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Skijoring, anyone?

Many people grumble when they see the first snowflakes starting to fall—but not people who enjoy skijoring! Waking up in the morning, they dash to the window to see if there is enough snow to hook up the dogs. Dogs? That's right—dogs!

Skijoring comes from the Norwegian word skikjøring, meaning "ski driving." In Norway, dog-powered sports are commonplace, but this sport has now spread to many other countries, Canada included.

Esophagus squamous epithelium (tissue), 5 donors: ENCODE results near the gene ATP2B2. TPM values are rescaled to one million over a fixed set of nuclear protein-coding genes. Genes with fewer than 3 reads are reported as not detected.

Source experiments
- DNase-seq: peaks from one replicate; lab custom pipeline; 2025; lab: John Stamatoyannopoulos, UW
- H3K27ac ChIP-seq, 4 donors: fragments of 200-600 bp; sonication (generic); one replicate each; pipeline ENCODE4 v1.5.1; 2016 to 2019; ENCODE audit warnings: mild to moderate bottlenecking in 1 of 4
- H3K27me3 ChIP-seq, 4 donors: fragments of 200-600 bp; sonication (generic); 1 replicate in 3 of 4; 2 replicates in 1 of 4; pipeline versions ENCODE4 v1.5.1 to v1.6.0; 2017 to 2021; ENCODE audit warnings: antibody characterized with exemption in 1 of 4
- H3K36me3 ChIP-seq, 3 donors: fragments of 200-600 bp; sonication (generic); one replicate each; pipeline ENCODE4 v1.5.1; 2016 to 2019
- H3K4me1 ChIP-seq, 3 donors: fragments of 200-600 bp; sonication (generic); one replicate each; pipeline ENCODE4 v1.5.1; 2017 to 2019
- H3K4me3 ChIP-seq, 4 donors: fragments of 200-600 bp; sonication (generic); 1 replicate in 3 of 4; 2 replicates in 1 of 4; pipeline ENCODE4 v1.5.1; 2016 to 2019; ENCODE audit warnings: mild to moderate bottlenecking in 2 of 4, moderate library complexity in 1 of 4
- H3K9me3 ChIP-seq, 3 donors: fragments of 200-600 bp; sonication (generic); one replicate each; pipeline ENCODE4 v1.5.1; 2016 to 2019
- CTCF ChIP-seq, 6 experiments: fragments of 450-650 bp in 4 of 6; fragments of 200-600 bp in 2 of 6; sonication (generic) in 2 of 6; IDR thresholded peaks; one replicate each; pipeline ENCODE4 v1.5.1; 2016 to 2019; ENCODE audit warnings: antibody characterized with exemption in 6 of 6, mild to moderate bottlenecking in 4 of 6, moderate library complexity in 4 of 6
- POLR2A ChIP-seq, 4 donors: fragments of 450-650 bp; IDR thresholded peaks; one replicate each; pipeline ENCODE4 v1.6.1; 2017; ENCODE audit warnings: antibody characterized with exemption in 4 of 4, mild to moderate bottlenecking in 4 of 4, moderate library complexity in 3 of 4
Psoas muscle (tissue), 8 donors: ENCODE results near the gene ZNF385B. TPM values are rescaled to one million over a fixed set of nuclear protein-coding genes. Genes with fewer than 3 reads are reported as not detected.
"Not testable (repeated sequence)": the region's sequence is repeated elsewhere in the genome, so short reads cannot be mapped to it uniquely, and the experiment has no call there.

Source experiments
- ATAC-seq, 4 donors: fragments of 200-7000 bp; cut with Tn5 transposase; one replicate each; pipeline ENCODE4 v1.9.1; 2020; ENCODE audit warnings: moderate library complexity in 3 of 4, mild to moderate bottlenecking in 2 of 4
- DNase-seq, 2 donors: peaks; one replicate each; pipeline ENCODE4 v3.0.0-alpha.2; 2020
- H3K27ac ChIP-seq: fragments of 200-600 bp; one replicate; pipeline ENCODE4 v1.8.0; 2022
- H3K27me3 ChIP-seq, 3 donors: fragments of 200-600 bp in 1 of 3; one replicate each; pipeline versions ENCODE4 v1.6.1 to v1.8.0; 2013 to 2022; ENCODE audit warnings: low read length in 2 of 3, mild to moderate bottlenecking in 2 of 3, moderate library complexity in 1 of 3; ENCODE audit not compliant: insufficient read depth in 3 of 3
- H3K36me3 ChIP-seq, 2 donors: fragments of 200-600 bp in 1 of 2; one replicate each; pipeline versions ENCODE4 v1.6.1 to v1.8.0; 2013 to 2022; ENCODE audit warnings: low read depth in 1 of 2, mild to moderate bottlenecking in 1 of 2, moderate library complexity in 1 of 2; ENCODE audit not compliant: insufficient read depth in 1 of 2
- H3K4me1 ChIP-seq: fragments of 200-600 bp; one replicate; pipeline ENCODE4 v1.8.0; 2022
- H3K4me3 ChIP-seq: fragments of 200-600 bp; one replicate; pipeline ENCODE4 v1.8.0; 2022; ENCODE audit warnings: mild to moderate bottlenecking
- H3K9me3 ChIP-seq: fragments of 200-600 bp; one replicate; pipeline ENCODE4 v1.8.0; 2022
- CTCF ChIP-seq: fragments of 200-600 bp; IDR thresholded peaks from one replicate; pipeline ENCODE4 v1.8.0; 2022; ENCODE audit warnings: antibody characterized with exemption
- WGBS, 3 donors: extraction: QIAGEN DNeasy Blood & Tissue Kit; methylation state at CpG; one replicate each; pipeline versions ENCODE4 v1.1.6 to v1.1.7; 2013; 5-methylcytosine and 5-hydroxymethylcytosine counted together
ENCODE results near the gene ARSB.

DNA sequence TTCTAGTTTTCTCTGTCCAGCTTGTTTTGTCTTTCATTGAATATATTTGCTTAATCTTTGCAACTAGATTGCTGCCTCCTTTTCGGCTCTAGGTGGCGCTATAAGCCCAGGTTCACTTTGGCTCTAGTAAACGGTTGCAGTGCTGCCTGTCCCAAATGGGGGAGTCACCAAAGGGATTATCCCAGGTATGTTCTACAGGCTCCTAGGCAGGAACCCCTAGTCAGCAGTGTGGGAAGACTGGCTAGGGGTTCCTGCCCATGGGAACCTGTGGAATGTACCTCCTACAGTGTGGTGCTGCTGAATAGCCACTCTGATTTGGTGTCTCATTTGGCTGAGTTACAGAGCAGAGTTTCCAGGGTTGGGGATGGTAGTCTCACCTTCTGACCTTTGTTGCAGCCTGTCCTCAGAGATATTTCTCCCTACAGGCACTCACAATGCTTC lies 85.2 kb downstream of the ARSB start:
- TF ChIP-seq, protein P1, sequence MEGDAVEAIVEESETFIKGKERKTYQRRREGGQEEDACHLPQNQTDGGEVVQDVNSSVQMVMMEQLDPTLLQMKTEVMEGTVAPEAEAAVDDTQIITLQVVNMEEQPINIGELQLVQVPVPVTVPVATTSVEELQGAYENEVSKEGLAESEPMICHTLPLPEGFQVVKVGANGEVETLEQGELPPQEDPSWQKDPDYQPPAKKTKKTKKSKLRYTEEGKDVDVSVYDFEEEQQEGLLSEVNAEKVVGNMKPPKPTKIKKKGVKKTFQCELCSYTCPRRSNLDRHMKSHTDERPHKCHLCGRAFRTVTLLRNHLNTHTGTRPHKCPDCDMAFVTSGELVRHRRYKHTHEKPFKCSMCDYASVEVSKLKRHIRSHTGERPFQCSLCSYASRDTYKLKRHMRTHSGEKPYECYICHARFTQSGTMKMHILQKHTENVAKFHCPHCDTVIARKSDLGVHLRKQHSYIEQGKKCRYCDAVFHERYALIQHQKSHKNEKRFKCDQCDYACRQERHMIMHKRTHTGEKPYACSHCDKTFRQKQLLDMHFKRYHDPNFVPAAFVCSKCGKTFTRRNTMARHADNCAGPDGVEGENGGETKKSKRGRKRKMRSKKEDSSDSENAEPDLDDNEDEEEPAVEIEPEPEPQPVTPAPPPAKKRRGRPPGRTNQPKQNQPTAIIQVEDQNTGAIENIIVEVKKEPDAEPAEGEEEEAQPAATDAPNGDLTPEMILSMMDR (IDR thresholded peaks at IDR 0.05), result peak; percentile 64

The cross-country skier wears a skijoring harness (a wide belt) that attaches to a rope (a tug line), and a dog or dogs wear a dogsledding harness. One skier and one or two dogs work together to slice through the winter countryside.

Skijorers "speak" to their dogs using a number of commands. Here are just a few:

come gee:
swing the team around 180 degrees to the right
come haw:
swing the team around 180 degrees to the left
gee:
turn right
haw:
turn left
hike:
go
line out:
the lead dog should tighten the tug line
on by:
go straight past the obstacle
straight on:
go straight ahead instead of taking the fork in the trail
whoa:
stop

So stop grumbling and start skijoring—it's a great way to enjoy a winter day!

Try out our quiz Let's go skijoring!